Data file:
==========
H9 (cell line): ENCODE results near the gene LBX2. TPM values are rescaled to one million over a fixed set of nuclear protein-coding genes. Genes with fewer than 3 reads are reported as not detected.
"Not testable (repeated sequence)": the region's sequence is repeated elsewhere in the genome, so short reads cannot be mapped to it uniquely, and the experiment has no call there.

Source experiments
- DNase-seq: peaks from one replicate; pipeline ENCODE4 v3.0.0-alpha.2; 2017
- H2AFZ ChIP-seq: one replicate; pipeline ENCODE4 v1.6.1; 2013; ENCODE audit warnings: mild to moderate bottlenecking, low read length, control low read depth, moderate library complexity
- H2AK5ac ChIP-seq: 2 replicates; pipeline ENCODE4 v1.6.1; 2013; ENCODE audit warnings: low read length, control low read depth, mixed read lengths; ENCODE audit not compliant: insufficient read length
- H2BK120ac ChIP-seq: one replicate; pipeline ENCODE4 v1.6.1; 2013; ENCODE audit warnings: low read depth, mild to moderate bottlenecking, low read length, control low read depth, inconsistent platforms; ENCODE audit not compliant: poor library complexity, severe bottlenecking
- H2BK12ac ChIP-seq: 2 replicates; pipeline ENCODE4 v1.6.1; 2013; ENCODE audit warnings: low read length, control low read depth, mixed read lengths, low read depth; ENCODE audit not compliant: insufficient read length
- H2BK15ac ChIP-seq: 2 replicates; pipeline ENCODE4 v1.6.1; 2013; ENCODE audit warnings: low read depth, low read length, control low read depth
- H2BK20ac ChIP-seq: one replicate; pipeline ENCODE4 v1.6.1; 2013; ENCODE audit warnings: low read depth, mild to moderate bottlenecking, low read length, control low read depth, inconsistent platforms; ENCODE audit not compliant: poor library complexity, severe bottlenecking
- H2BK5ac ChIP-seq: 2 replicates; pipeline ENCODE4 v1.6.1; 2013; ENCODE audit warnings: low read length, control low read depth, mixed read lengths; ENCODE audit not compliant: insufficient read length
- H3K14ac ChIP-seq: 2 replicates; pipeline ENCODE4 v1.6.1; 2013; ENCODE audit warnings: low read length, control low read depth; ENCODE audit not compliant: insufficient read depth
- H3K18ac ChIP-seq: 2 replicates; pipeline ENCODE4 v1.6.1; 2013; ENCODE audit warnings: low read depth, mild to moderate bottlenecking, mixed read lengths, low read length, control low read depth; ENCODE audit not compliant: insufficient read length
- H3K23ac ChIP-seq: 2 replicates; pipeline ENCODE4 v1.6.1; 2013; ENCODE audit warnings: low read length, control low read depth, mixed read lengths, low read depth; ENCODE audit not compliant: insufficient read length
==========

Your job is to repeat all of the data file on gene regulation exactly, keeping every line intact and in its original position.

H9 (cell line): ENCODE results near the gene LBX2. TPM values are rescaled to one million over a fixed set of nuclear protein-coding genes. Genes with fewer than 3 reads are reported as not detected.
"Not testable (repeated sequence)": the region's sequence is repeated elsewhere in the genome, so short reads cannot be mapped to it uniquely, and the experiment has no call there.

Source experiments
- DNase-seq: peaks from one replicate; pipeline ENCODE4 v3.0.0-alpha.2; 2017
- H2AFZ ChIP-seq: one replicate; pipeline ENCODE4 v1.6.1; 2013; ENCODE audit warnings: mild to moderate bottlenecking, low read length, control low read depth, moderate library complexity
- H2AK5ac ChIP-seq: 2 replicates; pipeline ENCODE4 v1.6.1; 2013; ENCODE audit warnings: low read length, control low read depth, mixed read lengths; ENCODE audit not compliant: insufficient read length
- H2BK120ac ChIP-seq: one replicate; pipeline ENCODE4 v1.6.1; 2013; ENCODE audit warnings: low read depth, mild to moderate bottlenecking, low read length, control low read depth, inconsistent platforms; ENCODE audit not compliant: poor library complexity, severe bottlenecking
- H2BK12ac ChIP-seq: 2 replicates; pipeline ENCODE4 v1.6.1; 2013; ENCODE audit warnings: low read length, control low read depth, mixed read lengths, low read depth; ENCODE audit not compliant: insufficient read length
- H2BK15ac ChIP-seq: 2 replicates; pipeline ENCODE4 v1.6.1; 2013; ENCODE audit warnings: low read depth, low read length, control low read depth
- H2BK20ac ChIP-seq: one replicate; pipeline ENCODE4 v1.6.1; 2013; ENCODE audit warnings: low read depth, mild to moderate bottlenecking, low read length, control low read depth, inconsistent platforms; ENCODE audit not compliant: poor library complexity, severe bottlenecking
- H2BK5ac ChIP-seq: 2 replicates; pipeline ENCODE4 v1.6.1; 2013; ENCODE audit warnings: low read length, control low read depth, mixed read lengths; ENCODE audit not compliant: insufficient read length
- H3K14ac ChIP-seq: 2 replicates; pipeline ENCODE4 v1.6.1; 2013; ENCODE audit warnings: low read length, control low read depth; ENCODE audit not compliant: insufficient read depth
- H3K18ac ChIP-seq: 2 replicates; pipeline ENCODE4 v1.6.1; 2013; ENCODE audit warnings: low read depth, mild to moderate bottlenecking, mixed read lengths, low read length, control low read depth; ENCODE audit not compliant: insufficient read length
- H3K23ac ChIP-seq: 2 replicates; pipeline ENCODE4 v1.6.1; 2013; ENCODE audit warnings: low read length, control low read depth, mixed read lengths, low read depth; ENCODE audit not compliant: insufficient read length